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Wayne Maki (November 20, 1944 – May 12, 1974) was a professional ice hockey player and an early star of the Vancouver Canucks club in the National Hockey League (NHL).

Wayne Maki
Born (1944-11-20)November 20, 1944
Sault Ste. Marie, Ontario, Canada
Died May 12, 1974(1974-05-12) (aged 29)
Sault Ste. Marie, Ontario, Canada
Height 6 ft 0 in (183 cm)
Weight 175 lb (79 kg; 12 st 7 lb)
Position Left Wing
Shot Left
Played for Chicago Black Hawks
St. Louis Blues
Vancouver Canucks
Playing career 1965–1973

Maki was born in Sault Ste. Marie, Ontario. He broke into professional hockey in 1964 with the St. Louis Braves of the Central Hockey League (CPHL), and joined the Chicago Black Hawks at left wing for the 1967–68 season, playing the year with his older brother Chico Maki.

He was claimed by the St. Louis Blues in 1969. In a preseason game on September 21, 1969, Maki and Boston Bruins defenceman "Terrible" Ted Green engaged in a bloody, violent stick-swinging fight; Green was hit in the head and suffered a fractured skull and a brain injury. Maki and Green were both charged with assault as a result of the incident, the first time NHL players faced charges as a result of on-ice violence; both were acquitted.[1] Maki was suspended by the NHL for 30 days.[1] Maki was eventually sent down to the Buffalo Bisons of the American Hockey League (AHL). Later commentators have rated Maki's attack as one of the most vicious attacks in league history.

The Vancouver Canucks claimed Maki in the 1970 NHL Expansion Draft. The feisty winger caught on with the team and became one of the franchise's first stars, being among the team's leading scorers both of his full seasons with the team. Maki played two and a half seasons with Vancouver until being diagnosed with brain cancer in December 1972. He died on May 12, 1974, aged 29.[2] The Canucks unofficially retired his Number 11 jersey until Mark Messier, who had worn Number 11 with the Edmonton Oilers and New York Rangers, joined the team, and insisted on using it over the protest of Maki's family.[3]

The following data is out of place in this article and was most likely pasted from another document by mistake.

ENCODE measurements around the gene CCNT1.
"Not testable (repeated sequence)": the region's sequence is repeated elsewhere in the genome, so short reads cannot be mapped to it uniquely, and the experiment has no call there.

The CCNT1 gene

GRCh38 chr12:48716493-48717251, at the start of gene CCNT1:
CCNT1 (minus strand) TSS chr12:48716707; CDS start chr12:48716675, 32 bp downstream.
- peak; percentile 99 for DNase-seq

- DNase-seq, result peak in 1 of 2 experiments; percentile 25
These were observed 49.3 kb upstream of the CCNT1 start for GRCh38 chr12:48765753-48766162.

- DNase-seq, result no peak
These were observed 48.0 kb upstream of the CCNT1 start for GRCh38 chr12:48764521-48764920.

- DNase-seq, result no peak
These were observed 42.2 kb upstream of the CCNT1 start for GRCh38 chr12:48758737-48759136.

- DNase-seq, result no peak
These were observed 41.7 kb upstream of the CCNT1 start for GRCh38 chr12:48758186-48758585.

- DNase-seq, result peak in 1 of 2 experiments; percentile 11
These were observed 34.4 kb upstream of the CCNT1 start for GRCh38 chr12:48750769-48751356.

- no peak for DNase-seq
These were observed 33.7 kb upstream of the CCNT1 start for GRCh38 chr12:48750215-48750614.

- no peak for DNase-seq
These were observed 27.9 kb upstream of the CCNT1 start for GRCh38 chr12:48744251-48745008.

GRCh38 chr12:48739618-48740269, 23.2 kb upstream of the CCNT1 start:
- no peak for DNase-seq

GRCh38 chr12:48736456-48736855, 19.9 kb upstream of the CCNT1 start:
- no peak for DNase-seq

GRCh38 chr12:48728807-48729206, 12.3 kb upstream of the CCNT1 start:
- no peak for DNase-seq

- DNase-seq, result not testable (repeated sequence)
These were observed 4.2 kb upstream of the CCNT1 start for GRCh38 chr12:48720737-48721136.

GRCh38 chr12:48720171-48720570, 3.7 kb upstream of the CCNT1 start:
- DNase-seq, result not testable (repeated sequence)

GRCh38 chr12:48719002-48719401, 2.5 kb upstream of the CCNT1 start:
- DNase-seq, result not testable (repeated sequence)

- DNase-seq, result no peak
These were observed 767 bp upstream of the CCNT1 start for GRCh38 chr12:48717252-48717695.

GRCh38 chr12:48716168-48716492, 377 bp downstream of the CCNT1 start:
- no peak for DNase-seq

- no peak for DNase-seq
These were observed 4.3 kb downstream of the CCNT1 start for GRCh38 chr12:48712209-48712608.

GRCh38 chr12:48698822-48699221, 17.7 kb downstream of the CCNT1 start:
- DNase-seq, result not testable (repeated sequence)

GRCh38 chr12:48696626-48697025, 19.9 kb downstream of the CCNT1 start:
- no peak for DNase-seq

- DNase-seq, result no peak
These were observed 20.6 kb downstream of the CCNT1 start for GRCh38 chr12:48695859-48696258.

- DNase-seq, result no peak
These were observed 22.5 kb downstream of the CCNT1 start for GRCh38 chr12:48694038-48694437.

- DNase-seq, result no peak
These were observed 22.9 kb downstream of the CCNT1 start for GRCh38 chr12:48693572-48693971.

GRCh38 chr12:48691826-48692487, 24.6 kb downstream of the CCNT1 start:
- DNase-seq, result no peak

His NHL career statistics are: 246 games played, 57 goals, 79 assists, 136 points, and 184 penalty minutes in regular season play, and 2 games played, 1 goal, 0 assists, 1 point, and 2 penalty minutes in the playoffs.

Contents

Career statisticsEdit

    Regular season   Playoffs
Season Team League GP G A Pts PIM GP G A Pts PIM
1963–64 Sault Ste. Marie Greyhounds NOJHA 36 43 31 74 44
1964–65 St. Catharines Black Hawks OHA-Jr. 56 29 48 77 43 4 3 4 7 10
1964–65 St. Louis Braves CPHL 3 0 0 0 4
1965–66 St. Louis Braves CPHL 69 25 26 51 46 2 0 1 1 13
1966–67 St. Louis Braves CPHL 67 31 28 59 69
1967–68 Chicago Black Hawks NHL 49 5 5 10 32 2 1 0 1 2
1967–68 Dallas Black Hawks CPHL 12 5 7 12 14 5 2 1 3 17
1968–69 Chicago Black Hawks NHL 1 0 0 0 0
1968–69 Dallas Black Hawks CHL 50 25 24 49 74 11 7 7 14 37
1969–70 St. Louis Blues NHL 16 2 1 3 4
1969–70 Buffalo Bisons AHL 40 13 20 33 72 14 4 4 8 61
1970–71 Vancouver Canucks NHL 78 25 38 63 99
1971–72 Vancouver Canucks NHL 76 22 25 47 43
1972–73 Vancouver Canucks NHL 26 3 10 13 6
CPHL/CHL totals 251 86 85 171 207 18 9 9 18 67
NHL totals 246 57 79 136 184 2 1 0 1 2

See alsoEdit

ReferencesEdit

  1. ^ a b "Bruins' Marty McSorley charged with assault". CBC. 8 March 2000. Retrieved 22 October 2016. 
  2. ^ "A roundup of the week May 13–19". Sports Illustrated. 27 May 1974. Retrieved 22 October 2016. 
  3. ^ Dellapina, John; Brown, Frank (30 July 1997). "A MARK OF CONTROVERSY MAKI'S WIDOW, SON PEEVED OVER NO. 11". New York Daily News. Retrieved 22 October 2016. 

External linksEdit